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Tomas Diaz de la Rubia
Associate Director for Chemistry and Materials Science

Experiments at the Scale of Simulations

TO advance our understanding of materials, especially when they are subjected to extreme conditions, Lawrence Livermore researchers are combining theory, experiments, and simulations in unprecedented ways. Our scientists and engineers are using the newest generation of the National Nuclear Security Administration’s massively parallel supercomputers and codes based on first principles (the interactions between atoms) to generate atomistic simulations of material properties and performance at extremely short time and length scales. The data generated by these simulations allow scientists to develop a fundamentally new understanding of how materials respond to extreme temperatures and pressures.
Until recently, however, experimentalists could not carry out experiments at extreme conditions that simultaneously explored the length and time scales on which atoms move and the physics of the material response are controlled—that is, the scale of atomistic simulations. Typically, insights came from analyzing a material before and after it was subjected to extreme conditions. Scientists then inferred the governing phenomena from observations. Therefore, it was natural to ask: Are there ways in which we can experimentally probe these atomistic length and time scales simultaneously to both improve our understanding and validate our simulations?
As described in the article A New Realm of Materials Science, new techniques are allowing us to expand the amount of experimental information we can obtain on shocked materials at the same time and length scales used in simulations. The first technique, dynamic x-ray diffraction, requires high-intensity lasers to illuminate the changing microstructure of crystalline solids. For these experiments, researchers are using lasers at Lawrence Livermore and Los Alamos national laboratories, the University of Rochester, and Rutherford Appleton Laboratory in the United Kingdom.
The second technique, x-ray scattering, uses high-intensity x-ray sources generated by an accelerator light source, or synchrotron, to reveal defects and voids in microstructures. The Department of Energy’s Office of Science is constructing the world’s brightest x-ray source, called the Linac Coherent Light Source, at the Stanford Linear Accelerator Center. We plan to take advantage of the facility when it is completed in 2009.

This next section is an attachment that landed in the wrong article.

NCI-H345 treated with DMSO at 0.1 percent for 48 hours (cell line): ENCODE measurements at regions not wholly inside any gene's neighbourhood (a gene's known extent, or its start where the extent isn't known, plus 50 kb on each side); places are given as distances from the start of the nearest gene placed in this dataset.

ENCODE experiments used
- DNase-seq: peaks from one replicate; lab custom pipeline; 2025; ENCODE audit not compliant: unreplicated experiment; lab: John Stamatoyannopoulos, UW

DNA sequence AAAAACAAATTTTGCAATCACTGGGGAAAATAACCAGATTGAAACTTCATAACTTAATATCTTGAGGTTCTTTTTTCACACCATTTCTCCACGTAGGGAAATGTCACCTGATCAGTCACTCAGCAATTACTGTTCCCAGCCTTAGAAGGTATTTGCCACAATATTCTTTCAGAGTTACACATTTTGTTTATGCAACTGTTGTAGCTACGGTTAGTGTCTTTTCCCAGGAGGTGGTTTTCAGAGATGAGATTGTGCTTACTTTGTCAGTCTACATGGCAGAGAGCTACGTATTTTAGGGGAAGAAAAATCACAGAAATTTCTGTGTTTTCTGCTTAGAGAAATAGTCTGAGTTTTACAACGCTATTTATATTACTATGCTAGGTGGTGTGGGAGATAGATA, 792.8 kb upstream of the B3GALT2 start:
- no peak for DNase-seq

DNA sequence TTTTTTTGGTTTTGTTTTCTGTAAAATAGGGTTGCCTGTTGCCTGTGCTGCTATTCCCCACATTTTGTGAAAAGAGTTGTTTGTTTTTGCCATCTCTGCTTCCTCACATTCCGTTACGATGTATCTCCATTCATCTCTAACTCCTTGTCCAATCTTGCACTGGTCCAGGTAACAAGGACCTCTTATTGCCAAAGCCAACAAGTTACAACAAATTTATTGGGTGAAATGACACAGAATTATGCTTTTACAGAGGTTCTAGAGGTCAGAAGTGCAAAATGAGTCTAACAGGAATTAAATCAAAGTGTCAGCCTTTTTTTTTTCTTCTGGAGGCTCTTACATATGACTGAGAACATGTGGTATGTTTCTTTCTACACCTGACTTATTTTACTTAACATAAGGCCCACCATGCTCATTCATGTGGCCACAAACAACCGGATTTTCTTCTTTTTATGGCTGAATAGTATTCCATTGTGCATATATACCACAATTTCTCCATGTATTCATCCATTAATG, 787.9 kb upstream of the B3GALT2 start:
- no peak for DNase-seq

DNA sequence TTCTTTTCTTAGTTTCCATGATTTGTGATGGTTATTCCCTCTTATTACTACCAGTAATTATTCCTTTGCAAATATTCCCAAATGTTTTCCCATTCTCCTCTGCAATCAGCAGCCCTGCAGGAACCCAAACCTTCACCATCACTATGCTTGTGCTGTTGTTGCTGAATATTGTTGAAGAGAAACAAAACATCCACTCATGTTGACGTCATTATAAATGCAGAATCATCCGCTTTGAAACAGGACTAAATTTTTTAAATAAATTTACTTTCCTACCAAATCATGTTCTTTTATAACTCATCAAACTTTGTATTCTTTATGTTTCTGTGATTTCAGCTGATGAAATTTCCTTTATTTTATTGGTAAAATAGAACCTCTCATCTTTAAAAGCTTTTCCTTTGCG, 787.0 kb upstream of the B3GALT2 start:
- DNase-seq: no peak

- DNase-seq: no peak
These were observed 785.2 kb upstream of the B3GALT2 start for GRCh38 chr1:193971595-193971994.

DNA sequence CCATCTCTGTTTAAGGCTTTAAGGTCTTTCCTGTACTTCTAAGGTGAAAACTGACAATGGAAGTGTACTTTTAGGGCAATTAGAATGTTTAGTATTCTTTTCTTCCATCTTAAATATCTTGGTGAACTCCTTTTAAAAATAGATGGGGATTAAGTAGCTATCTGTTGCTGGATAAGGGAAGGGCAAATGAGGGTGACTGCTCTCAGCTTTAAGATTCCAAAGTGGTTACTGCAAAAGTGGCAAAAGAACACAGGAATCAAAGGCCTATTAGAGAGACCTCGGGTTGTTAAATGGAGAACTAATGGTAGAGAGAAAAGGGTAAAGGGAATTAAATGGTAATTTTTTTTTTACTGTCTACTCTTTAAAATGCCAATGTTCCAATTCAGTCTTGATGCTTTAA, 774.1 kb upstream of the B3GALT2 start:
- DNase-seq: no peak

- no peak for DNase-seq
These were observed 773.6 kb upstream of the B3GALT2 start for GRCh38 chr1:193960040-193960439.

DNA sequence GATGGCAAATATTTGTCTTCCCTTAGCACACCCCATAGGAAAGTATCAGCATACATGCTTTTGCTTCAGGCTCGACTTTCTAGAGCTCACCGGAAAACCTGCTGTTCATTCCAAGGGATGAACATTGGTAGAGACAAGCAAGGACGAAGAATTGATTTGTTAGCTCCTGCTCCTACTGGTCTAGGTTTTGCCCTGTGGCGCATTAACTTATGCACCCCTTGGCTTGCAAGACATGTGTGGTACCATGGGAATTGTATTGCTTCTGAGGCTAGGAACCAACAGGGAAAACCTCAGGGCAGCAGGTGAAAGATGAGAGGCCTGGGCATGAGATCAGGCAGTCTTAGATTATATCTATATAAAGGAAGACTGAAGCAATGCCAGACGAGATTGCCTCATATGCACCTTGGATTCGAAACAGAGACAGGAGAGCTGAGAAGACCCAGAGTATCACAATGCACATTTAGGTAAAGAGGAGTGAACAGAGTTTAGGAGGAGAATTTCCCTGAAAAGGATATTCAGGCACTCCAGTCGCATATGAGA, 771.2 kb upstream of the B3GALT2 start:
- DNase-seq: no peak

By using dynamic x-ray diffraction and scattering techniques, Livermore researchers for the first time will be able to directly compare the results of experiments and simulations. The researchers, funded by the Laboratory Directed Research and Development Program, are drawn from the Defense and Nuclear Technologies, Chemistry and Materials Science, National Ignition Facility (NIF) Programs, Engineering, and Computation directorates. We also have partnered with colleagues at other national laboratories and universities, including University of California campuses.
The new techniques will bring the experimentalist and computer scientist even closer together. Experiments allow us to plan and refine simulations, while simulations guide us to look for certain events in the results. Data gained from both approaches strengthen our theories and models.
This new era of experimental research is extremely important for the nation’s stockpile stewardship program because material behavior is at the heart of most issues associated with this mission. In particular, scientists want to improve their ability to predict the effects of aging on weapon parts or the likely performance of manufactured parts. The benefits of this research are certain to be much broader. For example, I expect that an important payoff will be for the NIF Programs, which plans to use the world’s most energetic laser, located at Livermore, to explore the properties of materials driven to extreme conditions.
I also anticipate that we will further our understanding of how materials change phase, how defects in crystalline solids evolve, how a metal’s microstructure changes in time, and how and why various materials fail. The result will yield important contributions to stockpile stewardship, materials science, industry, and basic scientific understanding.



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UCRL-52000-06-7/8 | July 7, 2006